Perez-Ramos is accused of assaulting the man with a broken glass bottle, prosecutors said. Officials recovered a broken beer bottle from the scene.

Perez-Ramos is set to appear in court again on Friday, May 20. His bail has been set at $5,000 cash or a $50,000 bond/partially secured bond.

If he’s convicted, Perez-Ramos could be sentenced up to 25 years in prison.


Expanding Resources for Minority-Owned Businesses

By Ted Janicki, President, Bank of America, Buffalo

At Bank of America, fostering a diverse and inclusive workforce is core to who we are as a company and how we drive responsible growth in the markets we serve. Implementing these values begins at the very top at Bank of America – CEO Brian Moynihan chairs our Global Diversity & Inclusion Council, which plays an important role in setting company-wide goals and executing the strategies needed to achieve them. These goals are reflected throughout our employee networks, local partnerships, and our commitment to advancing racial equality and economic opportunity.

Last year, Bank of America released two Black Business Owner Reports to examine business trends, the impact of the pandemic, and the everyday challenges of small business ownership through an equity lens. The summer report found that 93% of Black small business owners intended to obtain some type of funding for their business in the upcoming year – most of the business owners surveyed also expected their businesses and the economy to rebound. The majority of respondents (56%) in the February report also noted that challenges accessing capital limited their business’ growth. These results are profoundly troubling and underscore the urgency to improve Black entrepreneurs’ access to crucial resources and capital.

As we celebrate Small Business Month and Buffalo’s entrepreneurs during May, it is imperative to recognize that access to capital is critical – especially for minority-owned companies, which were disproportionately impacted by the pandemic. Bank of America directly engages with minority-owned businesses to ensure they have access to the tools and resources needed to secure funding, including EforAll Buffalo. Our network of community development financial institutions including Pathstone Enterprise Center, also works to expand access to capital for business owners who have historically been denied or faced barriers when applying for financial assistance. Here in Buffalo, we also work with the Buffalo Niagara Partnership to create opportunities for small business owners through the newly launched Minority-Owned Business Initiative, which created an underwriting fund to sponsor new BNP memberships.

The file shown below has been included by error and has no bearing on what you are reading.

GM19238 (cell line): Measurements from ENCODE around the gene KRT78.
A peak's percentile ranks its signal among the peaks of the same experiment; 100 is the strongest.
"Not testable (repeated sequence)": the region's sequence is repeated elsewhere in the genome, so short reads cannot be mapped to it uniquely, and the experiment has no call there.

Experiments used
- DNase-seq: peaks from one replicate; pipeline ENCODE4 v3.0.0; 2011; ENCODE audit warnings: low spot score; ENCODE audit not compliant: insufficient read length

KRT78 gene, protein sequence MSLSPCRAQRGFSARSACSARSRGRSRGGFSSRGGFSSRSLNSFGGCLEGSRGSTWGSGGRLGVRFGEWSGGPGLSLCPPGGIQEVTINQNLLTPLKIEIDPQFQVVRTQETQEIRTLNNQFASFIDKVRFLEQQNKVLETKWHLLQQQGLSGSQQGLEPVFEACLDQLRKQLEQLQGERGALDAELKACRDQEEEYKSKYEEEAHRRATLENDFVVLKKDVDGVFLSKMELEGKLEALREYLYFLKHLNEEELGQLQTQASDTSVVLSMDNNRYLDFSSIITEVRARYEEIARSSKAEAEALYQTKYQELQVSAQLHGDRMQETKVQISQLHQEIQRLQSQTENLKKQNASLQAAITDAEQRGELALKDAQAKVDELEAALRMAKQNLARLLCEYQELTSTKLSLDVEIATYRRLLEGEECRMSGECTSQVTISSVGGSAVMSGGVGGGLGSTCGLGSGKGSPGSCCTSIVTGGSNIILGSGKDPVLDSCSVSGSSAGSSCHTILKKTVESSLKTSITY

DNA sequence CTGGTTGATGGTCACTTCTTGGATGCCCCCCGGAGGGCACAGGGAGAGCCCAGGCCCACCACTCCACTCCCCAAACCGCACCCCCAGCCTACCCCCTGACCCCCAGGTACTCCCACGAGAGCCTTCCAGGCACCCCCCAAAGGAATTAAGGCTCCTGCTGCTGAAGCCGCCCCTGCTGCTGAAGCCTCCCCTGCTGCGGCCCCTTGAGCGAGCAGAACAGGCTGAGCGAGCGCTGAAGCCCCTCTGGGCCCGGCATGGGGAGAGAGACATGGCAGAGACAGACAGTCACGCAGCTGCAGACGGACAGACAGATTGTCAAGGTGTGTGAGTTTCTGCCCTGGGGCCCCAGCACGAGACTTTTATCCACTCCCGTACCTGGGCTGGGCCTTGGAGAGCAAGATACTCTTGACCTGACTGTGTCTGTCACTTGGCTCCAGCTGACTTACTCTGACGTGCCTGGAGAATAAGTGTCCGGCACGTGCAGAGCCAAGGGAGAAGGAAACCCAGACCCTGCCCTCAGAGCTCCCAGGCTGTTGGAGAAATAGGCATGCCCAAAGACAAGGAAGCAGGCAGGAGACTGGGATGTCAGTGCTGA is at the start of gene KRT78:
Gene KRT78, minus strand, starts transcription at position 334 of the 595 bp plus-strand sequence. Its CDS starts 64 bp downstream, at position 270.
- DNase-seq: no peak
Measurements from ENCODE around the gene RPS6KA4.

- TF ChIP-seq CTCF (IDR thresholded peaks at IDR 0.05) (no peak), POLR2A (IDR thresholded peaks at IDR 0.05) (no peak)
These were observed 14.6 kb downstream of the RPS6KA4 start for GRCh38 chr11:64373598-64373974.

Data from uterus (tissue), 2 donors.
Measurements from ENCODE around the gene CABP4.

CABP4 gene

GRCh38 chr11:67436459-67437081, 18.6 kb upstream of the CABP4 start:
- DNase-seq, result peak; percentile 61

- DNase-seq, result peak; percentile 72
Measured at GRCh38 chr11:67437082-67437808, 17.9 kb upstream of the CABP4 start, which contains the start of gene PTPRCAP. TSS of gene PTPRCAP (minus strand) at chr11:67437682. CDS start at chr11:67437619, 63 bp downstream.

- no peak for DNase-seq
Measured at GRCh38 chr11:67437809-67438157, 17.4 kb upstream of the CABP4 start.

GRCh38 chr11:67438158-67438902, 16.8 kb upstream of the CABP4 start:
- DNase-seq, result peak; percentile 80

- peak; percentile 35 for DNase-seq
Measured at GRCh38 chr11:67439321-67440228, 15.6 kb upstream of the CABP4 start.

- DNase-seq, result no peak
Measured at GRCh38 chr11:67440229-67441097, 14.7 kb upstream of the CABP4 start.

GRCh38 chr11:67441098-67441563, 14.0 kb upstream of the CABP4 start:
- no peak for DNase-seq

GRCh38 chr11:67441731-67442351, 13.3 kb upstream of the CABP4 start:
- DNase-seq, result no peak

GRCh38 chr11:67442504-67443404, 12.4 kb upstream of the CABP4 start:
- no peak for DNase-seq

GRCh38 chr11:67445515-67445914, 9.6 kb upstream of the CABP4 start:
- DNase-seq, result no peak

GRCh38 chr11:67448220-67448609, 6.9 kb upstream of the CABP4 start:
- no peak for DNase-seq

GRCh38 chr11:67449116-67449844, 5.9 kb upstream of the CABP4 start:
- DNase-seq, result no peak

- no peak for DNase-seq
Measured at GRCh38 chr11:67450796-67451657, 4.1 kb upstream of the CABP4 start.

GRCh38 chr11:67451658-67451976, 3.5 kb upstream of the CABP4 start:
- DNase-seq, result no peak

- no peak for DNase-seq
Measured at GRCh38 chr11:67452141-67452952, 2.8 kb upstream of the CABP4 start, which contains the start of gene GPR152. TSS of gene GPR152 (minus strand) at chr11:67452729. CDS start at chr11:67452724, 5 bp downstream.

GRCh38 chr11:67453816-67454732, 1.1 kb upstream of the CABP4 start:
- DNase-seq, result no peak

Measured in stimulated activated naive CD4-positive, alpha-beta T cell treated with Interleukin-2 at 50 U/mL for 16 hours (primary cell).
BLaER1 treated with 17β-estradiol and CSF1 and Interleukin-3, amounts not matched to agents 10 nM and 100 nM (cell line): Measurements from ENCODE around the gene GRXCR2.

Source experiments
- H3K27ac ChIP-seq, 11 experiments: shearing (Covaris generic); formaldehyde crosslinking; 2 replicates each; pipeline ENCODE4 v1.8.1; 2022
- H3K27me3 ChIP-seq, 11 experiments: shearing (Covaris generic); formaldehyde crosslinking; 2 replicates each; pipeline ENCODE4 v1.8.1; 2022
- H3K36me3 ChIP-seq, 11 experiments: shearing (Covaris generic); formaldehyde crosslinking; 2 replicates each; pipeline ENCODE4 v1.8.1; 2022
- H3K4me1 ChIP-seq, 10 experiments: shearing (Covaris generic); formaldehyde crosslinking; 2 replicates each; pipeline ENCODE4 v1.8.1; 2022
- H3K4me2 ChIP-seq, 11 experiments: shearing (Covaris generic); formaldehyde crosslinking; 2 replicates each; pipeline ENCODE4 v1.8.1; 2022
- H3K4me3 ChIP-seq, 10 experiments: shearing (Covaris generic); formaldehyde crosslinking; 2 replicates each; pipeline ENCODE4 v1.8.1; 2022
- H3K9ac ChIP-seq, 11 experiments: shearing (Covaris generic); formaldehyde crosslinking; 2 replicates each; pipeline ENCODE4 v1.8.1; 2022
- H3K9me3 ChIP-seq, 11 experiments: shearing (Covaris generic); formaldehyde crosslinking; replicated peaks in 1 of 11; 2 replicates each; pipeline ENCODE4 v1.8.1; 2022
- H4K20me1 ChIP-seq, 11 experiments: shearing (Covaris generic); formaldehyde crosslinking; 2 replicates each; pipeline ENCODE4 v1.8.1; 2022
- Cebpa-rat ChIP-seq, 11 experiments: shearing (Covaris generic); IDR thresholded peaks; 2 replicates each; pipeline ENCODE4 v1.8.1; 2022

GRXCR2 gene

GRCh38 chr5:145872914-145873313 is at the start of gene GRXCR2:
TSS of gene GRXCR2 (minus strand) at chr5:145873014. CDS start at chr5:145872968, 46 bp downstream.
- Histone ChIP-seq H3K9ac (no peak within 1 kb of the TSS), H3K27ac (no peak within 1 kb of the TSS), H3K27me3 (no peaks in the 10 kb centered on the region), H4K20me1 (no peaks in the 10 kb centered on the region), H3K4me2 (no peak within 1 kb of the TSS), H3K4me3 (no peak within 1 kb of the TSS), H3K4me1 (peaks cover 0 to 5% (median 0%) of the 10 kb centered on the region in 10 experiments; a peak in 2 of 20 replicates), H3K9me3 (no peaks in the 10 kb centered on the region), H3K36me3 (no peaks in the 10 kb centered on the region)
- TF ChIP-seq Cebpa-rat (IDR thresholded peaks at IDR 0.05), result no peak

Our internal goals, research, and local partners are examples of how Bank of America is working towards advancing racial equality and economic opportunity in Buffalo. By understanding our communities and local business owners, we can better invest in the guiding principles of diversity and inclusion to make Western New York a better place for all.


About Bank of America: 

Bank of America is one of the world’s leading financial institutions, serving individual consumers, small and middle-market businesses and large corporations with a full range of banking, investing, asset management and other financial and risk management products and services.

About the Author: 

Ted Janicki is the Buffalo market president and Upstate New York/Western Massachusetts small business banking market executive for Bank of America. 

As market president, Ted is responsible for connecting the banking and investment resources offered through Bank of America’s eight lines of business to companies, families and individuals across Erie and Niagara counties. He also leads the effort to deploy Bank of America’s resources to address social concerns, strengthen economic opportunity, and build strong communities, as well as supporting the health, safety and engagement of local teammates.


Disclaimer: The above commentary entails the views of the author and not necessarily the views of the Buffalo Niagara Partnership.

The post Expanding Resources for Minority-Owned Businesses appeared first on Buffalo Niagara Partnership.


City collecting personal care items for Jefferson Avenue neighbors

BUFFALO, N.Y. (WIVB) — The city is holding a personal care items drive Thursday and Friday to collect items for the Jefferson Avenue neighbors.

Food donations have been pouring in since Saturday, but Mayor Byron Brown said the community told him they also need personal care items.

They’re collecting items like toilet paper, paper towels, diapers, toothpaste, soaps, wipes, garbage bags, and feminine products.

“A lot of food is coming in, a lot of things, a lot of activities to serve people out in the community to distribute food out in the community and from all that distribution what we were hearing from residents out in the community was that they needed personal care items,” Mayor Brown said.

Wegmans donated a truck full of these items Thursday.

“Making sure we had diapers, that was one of those things they were hoping to get, so just listening to the neighbors just to hear what do they need right now and doing our best to provide that,” said Wegmans spokesperson Michele Mehaffy.

There will be bins at City Hall and the drive runs through Friday.

Kayla Green is a reporter who has been part of the News 4 team since 2021. See more of her work here.